A Stroll Through Oberursel Old Town

The historical part of town of Oberursel is usually referred to as the Altstadt by Germans. We had another out-of-town visitor, and a trip to the Biergarten included walking back to the parking area An der Bleiche (At the Bleaching Grounds). In the old days, women washed and sun bleached the sheets right there.

St. Ursula Church

 

The Witches Path, Oberursel

It’s an old tradition around here that when a baby is born, the family hangs out baby clothing to announce its arrival.

 

 

Old and new can stand very close together.

We have arrived at our destination:  the parking lot An der Bleiche.

This fountain woman represents the women from long ago, who used to bring their laundry to this area – the washing and bleaching got done here.

Rolls Royce Factory Museum in Oberursel

A friend of mine inquired about the Rolls Royce Museum in Oberursel, and because of my last post dating back to 2015, I checked for any changes to their days and times of operation.

Update Feb 2019: The Rolls-Royce-Museum is open every last Friday of the month from 3pm – 6pm (free of charge), and special arrangements can be made for groups (then there is a small fee of € 2,50 per person).

For more information in German, visit: Rolls Royce Werksmuseum

I had taken this photo on a flight to London a couple of years ago. I looked out of the window and had the Rolls Royce logo right in front of me (we live in Oberursel).

A bit of trivia:

  • Worldwide, Rolls Royce is the oldest air plane engine factory still running.
  • The most expensive single part sold online was for a Gulfstream V Jet with a Rolls Royce engine. This was purchased by an American for 40 million US Dollar in 1999.
  • The U.S. Army (Motor Pool) used the factory for eleven years after the end of WWII.

Memorial For the Local Oberursel Victims of Nazi Germany

The Memorial, located behind the Hospital Church in Oberursel, is the place of remembrance for the victims of the German Nazi regime. In 2007, the project was started with the center block and the first figure.

In May 2018, the memorial was completed with the addition of two extra sculptures, the name board, and benches.

To me, this memorial is a symbol of tranquillity and reflection, and it represents the time of terror, horror, and atrocities by the Nazi regime.

Memorial for the victims of the Nazi Germany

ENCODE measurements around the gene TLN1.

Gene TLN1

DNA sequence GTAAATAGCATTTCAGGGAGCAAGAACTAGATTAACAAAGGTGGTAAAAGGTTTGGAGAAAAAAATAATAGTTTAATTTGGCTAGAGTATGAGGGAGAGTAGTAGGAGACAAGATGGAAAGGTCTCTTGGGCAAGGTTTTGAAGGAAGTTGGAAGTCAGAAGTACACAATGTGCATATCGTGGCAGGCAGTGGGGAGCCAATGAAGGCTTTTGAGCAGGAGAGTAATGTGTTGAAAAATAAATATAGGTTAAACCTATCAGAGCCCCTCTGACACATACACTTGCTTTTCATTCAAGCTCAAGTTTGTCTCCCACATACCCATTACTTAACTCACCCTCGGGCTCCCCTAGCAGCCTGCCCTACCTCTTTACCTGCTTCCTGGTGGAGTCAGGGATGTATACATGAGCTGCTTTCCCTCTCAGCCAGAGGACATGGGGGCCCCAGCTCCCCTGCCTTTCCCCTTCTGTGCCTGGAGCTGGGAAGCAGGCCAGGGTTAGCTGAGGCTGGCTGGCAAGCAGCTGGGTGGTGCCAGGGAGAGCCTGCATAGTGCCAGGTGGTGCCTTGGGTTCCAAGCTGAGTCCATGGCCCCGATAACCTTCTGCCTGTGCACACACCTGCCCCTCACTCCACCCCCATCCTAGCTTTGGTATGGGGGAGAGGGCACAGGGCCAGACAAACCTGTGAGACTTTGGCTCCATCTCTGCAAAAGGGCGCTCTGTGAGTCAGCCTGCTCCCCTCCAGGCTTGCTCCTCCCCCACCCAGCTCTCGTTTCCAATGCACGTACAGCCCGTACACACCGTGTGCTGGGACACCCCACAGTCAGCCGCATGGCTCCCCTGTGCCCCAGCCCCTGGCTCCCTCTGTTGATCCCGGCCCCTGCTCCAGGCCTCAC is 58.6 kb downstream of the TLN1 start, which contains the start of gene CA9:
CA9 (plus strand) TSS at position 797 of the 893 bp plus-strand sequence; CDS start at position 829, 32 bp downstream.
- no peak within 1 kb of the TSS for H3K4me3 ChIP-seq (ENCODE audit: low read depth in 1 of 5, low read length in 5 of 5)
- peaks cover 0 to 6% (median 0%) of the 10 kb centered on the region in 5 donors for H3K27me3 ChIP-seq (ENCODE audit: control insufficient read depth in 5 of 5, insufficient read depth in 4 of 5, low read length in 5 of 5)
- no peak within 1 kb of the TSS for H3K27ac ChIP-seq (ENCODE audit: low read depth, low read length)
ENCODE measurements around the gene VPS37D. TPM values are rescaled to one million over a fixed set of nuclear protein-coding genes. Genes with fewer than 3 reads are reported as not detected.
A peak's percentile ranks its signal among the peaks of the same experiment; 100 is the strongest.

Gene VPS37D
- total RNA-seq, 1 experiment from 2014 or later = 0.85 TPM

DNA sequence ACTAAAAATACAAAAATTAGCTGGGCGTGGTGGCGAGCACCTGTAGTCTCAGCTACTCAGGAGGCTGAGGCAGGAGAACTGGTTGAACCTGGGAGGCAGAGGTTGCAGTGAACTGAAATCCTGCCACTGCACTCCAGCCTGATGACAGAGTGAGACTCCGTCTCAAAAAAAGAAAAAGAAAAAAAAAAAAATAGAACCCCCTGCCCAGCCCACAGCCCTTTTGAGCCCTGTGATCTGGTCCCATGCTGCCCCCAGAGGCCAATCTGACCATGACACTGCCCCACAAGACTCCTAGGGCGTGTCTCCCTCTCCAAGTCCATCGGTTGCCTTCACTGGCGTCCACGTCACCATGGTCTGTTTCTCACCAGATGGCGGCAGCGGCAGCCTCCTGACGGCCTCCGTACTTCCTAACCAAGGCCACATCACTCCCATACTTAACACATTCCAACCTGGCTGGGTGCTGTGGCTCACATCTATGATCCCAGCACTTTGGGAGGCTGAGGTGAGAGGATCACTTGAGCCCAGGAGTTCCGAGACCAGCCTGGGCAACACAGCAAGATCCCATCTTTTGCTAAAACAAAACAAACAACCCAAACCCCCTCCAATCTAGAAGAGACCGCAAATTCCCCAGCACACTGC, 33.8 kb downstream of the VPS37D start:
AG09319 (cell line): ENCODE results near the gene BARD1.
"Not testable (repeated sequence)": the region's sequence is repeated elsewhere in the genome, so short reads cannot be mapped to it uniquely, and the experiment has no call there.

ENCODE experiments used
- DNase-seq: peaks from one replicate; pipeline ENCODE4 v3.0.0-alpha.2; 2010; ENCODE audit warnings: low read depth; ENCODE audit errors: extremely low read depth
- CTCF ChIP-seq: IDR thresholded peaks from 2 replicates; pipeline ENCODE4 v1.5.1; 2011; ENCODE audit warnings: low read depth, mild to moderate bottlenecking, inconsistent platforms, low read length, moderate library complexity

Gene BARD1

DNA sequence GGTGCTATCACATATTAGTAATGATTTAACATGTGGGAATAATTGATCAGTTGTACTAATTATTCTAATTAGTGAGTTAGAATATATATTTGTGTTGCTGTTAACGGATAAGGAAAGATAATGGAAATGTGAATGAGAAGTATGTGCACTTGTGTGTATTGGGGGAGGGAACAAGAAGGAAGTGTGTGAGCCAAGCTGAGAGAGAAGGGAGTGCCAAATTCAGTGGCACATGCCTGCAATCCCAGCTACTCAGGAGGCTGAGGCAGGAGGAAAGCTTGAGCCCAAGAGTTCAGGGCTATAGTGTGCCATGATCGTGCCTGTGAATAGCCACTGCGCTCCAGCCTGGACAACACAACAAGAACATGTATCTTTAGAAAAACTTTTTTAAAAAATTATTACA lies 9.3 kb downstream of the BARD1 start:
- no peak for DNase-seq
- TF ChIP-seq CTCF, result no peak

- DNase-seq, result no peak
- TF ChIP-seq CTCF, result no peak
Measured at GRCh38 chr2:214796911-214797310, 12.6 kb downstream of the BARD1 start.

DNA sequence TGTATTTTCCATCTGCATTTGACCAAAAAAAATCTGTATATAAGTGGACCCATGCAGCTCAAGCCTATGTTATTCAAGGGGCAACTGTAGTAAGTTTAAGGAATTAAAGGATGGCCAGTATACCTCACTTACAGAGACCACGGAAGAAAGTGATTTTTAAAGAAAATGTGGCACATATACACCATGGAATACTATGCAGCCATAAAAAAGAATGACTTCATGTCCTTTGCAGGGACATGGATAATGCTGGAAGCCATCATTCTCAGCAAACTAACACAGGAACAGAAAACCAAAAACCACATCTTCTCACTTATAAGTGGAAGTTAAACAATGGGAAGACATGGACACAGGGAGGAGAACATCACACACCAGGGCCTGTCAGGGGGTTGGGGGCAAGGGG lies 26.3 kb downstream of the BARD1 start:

I remember my father (born 1922) telling me a story, one of denunciation among village farmers.

A farmer in the village of Maibach (northern Bavaria) informed the SS of a neighbor’s unlawful listening to the enemy radio station. This claim was not true, and only said, because he was envious of his neighbor’s properties.

The SS came to pick up that wrongly accused neighbor, and he was never seen again.

Memorial Service: 80 Years After the November Pogrome

Invitation to a district-wide memorial service to observe the 80th anniversary of the pogroms of November 1938

On Friday, 9 November 2018, in front of city hall in Oberursel (Taunus), a service will be held to memorialize the Jewish population of the Hochtaunus who were victims of the pogroms of November 1938.

14:00 General information about the memorial activities for Jewish victims of Nazi persecution in the Hochtaunus

14:30 Beginning of the Hour of Remembrance

15:30 Walk to the monument dedicated to the Jewish residents of Oberursel who were victims of National Socialism

16:00 End of service

If you plan to attend, then sign up with one of the contacts listed below .

  • kultur@hochtaunuskreis.de
  • Tel: 06172 – 999 4610
  • Fax: 06172 – 999 9811

This is organized by the Gesellschaft für Christlich-Jüdische Zusammenarbeit Hochtaunus e.V. (GCJZ Hochtaunus) in cooperation with the Hochtaunuskreis.

How the Rosengaertchen in Oberursel got its Name

When we still got letters by regular post, friends sometimes commented on the beautiful street name: Im Rosengärtchen (lit: In the Little Rose Garden).

If they did come for a visit, they were a bit surprised to see this high-rise settlement. Well, we do have some roses climbing up on the side of our building.

I started asking around who might have been in charge to name a big part of this area ‘Im Rosengärtchen’.

Our local historian, Manfred Kopp, had the answer:

In the 16th century, the ‘register of arable land’ had named this area ‘In the Rose Garden’.

In 1972 (at the time of construction), the diminutive form was added, hence ‘In the Little Rose Garden’.

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